Monochrome Watches
An online magazine dedicated to fine watches

Understanding the Concept behind the Innovative Armin Strom Resonance

One of the most innovative watches of the last decade fully explained.

| By Brice Goulard | 2 min read |

Armin Strom was already known for its fascinating juxtaposition of modern skeletonization and traditional Haute Horlogerie finishing. Something that here, at MONOCHROME, we’ve always regarded as a true “watchmaking lesson on the wrist”. Due to their openworked nature, you can see how the movement works. In 2016, Armin Strom introduced a watch that is nothing short of spectacular and that showcases one of the ultimate challenges in chronometry: resonance.

Today, we have a close look at one of the most innovative watches of the last decade, the Armin Strom Dual Time Resonance – an evolution of the base resonance concept that benefits from the dual-balance architecture to create a twin movement with a dual-time feature. We’ll look especially at the new Armin Strom Dual Time Resonance Sapphire, which exposes all the mechanics through its transparent case.

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What is resonance? Back to 1665 when the prominent Dutch mathematician, scientist, and horologist Christiaan Huygens reported an odd phenomenon. Two of his recently invented pendulum clocks hanging from a common wooden beam were oscillating in perfect consonance. If the synchronization was disturbed by some sort of interference, it was gradually re-established because of the connection between the two clocks. The phenomenon has fascinated many watchmakers over the years, though resonance has rarely been attempted, let alone mastered. The list of watchmakers to have successfully worked on resonance is extremely short. It includes past masters like Astide Janvier and the great Abraham-Louis Breguet (the phenomenon of resonance can easily be observed with two metronomes with a physical connection – as you’ll see in our video at the top of this article).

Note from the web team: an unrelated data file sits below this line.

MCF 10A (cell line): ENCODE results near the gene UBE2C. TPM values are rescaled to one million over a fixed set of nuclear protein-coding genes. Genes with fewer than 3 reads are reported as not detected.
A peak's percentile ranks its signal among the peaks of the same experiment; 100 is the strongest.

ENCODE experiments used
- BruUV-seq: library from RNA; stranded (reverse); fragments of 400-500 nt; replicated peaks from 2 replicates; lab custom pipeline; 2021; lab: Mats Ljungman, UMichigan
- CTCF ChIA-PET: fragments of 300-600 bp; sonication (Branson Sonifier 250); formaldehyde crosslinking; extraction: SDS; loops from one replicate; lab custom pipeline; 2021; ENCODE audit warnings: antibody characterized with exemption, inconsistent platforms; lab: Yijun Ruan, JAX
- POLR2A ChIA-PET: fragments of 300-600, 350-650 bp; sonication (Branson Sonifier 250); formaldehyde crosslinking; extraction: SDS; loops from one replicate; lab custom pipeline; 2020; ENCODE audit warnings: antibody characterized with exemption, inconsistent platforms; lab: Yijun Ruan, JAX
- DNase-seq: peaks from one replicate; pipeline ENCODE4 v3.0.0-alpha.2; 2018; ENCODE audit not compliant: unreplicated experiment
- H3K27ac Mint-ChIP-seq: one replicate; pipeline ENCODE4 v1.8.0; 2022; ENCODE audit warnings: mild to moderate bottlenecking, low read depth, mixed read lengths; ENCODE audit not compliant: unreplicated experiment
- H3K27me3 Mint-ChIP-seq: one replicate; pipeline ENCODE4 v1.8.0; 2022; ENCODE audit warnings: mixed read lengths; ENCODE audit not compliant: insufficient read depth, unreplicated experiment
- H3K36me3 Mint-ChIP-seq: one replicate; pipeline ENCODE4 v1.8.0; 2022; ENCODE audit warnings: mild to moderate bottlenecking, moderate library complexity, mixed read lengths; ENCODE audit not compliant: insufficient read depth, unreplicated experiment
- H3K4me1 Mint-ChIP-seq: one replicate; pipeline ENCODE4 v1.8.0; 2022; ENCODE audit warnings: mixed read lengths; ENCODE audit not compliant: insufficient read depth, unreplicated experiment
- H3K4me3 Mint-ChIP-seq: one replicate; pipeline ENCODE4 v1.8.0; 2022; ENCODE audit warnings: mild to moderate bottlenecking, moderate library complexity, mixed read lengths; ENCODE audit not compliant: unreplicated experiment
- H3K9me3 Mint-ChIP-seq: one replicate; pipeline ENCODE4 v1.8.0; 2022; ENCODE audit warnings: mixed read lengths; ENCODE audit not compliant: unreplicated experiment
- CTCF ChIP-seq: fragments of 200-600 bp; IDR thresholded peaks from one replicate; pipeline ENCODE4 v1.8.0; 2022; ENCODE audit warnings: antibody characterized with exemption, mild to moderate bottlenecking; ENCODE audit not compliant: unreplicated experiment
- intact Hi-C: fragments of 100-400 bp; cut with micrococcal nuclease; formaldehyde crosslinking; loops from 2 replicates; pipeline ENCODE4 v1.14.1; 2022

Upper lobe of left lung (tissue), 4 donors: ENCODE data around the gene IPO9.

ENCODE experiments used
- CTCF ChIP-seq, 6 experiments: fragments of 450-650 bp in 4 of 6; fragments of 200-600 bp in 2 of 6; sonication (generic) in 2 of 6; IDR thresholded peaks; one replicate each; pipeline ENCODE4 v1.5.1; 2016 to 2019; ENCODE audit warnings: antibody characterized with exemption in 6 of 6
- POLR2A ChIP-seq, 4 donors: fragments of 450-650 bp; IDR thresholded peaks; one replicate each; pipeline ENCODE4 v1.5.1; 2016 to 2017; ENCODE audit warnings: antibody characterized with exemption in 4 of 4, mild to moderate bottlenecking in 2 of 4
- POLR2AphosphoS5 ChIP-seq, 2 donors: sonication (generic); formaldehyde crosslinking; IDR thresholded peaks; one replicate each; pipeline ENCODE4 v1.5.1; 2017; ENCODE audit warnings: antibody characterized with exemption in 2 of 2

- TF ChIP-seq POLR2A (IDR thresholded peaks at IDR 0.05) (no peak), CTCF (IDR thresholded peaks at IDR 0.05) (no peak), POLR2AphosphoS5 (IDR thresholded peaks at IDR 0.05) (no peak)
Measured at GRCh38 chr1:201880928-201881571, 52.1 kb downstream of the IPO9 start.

Few modern watchmakers have worked on this phenomenon and even fewer have mastered it. In 2016, Armin Strom presented one of the most spectacular and most achieved applications based on resonance, the Armin Strom Resonance. Based on Huygens’ coupling device, the brand applies this to modern watchmaking with two regulators connected by a steel spring – thus improving the resonance phenomenon and making it more stable than ever before.

In 2018, Armin Strom presented an evolution of this concept, the Armin Strom Dual Time Resonance. Benefiting from the dual-movement architecture, the brand applies this to a watch that can display independent time zones, each regulated by its own regulating organ but connected by the resonance concept – with improved and stable chronometry.

And as we wanted to highlight this impressive development, we’ve decided to take a closer look at the latest version with a sapphire case, so you can observe how this complex, innovative movement works… “Watchmaking lesson on the wrist”.

Enjoy the video, which you can see at the top of this article. More details at

2 responses

  1. The rather more down-to-earth Mirrored Resonance model in steel (probably with black guilloche dial) is the one for me. One day…

  2. Undoubtedly very clever, an elegant solution to getting the two time displays in sync. A solution looking for a problem though. An ordinary four hand gmt will do everything you need and in a more aesthetically pleasing fashion.

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